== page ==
India's current account deficit narrowed sharply to 1.7% of GDP in the April-June quarter of this fiscal mainly on account of reduction in trade deficit, and a steep decline in gold imports. "The lower CAD was primarily on account of a contraction in the trade deficit contributed by both a rise in exports and a decline in imports," RBI said.
CAD narrowed sharply to $7.8 billion (1.7% of GDP) in the first quarter of the 2014-15 fiscal, from $21.8 billion (4.8% of GDP) in the year-ago period. However, it was higher than $1.2 billion (0.2% of GDP) in the fourth (January-March) quarter of the previous fiscal, 2013-14.
Decline in imports was primarily led by a steep 57.2% fall in gold imports, which amounted to $7 billion — significantly lower than $16.5 billion in the April-June quarter of 2013-14, RBI said.
Trade deficit contracted by about 31.4% to $34.6 billion in Q1 2014-15, from $50.5 billion in Q1, 2013-14.
Exports increased by 10.6% in the first quarter of 2014-15 to $81.7 billion. Imports moderated by 6.5% to $116.4 billion.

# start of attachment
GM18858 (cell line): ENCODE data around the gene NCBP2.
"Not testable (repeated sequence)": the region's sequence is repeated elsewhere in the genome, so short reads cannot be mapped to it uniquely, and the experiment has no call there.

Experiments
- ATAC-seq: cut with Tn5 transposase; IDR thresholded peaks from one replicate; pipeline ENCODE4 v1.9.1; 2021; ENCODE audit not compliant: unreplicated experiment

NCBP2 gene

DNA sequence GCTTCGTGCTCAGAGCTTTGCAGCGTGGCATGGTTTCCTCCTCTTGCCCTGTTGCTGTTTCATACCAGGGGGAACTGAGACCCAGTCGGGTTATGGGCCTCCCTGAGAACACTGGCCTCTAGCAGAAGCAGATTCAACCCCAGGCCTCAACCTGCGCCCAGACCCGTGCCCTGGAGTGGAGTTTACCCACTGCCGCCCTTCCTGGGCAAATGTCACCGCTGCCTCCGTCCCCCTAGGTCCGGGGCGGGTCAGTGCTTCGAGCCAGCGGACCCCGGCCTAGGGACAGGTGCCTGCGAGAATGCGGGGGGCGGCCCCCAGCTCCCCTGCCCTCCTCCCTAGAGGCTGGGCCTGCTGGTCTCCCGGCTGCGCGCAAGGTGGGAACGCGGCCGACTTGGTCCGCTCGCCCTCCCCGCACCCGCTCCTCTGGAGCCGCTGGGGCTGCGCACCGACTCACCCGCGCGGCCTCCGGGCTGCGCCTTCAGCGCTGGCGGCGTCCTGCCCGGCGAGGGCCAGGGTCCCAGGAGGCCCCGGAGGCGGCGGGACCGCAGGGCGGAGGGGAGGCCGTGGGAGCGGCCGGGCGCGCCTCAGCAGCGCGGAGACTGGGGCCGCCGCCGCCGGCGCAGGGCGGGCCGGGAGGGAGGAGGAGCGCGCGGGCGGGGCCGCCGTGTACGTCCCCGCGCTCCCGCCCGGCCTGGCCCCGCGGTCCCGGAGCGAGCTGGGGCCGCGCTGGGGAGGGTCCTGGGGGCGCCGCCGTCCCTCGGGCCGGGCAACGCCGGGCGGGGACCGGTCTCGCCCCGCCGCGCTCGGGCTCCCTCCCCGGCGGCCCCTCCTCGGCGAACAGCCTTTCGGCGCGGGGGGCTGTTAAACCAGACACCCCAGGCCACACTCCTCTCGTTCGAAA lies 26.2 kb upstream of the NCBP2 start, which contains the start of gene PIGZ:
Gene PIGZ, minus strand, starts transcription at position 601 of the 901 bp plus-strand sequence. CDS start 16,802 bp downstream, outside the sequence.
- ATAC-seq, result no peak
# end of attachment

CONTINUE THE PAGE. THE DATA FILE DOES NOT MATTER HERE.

Balance of payments surplus for third straight quarter
As per the Balance of Payments (BoP) data released on Monday, on net basis, both FDI and portfolio investment recorded inflows in the first quarter of 2014-15. While net inflow on account of portfolio investment was $12.4 billion, net FDI inflow was substantially higher at $8.2 billion.
"There was a net accretion of $11.2 billion to India's foreign exchange reserves in first quarter of 2014-15 as against a draw down of $0.3 billion in Q1 of 2013-14," RBI said. This is the third straight quarter in which there has been a net addition to foreign exchange reserve, reflecting an improvement in the BoP situation.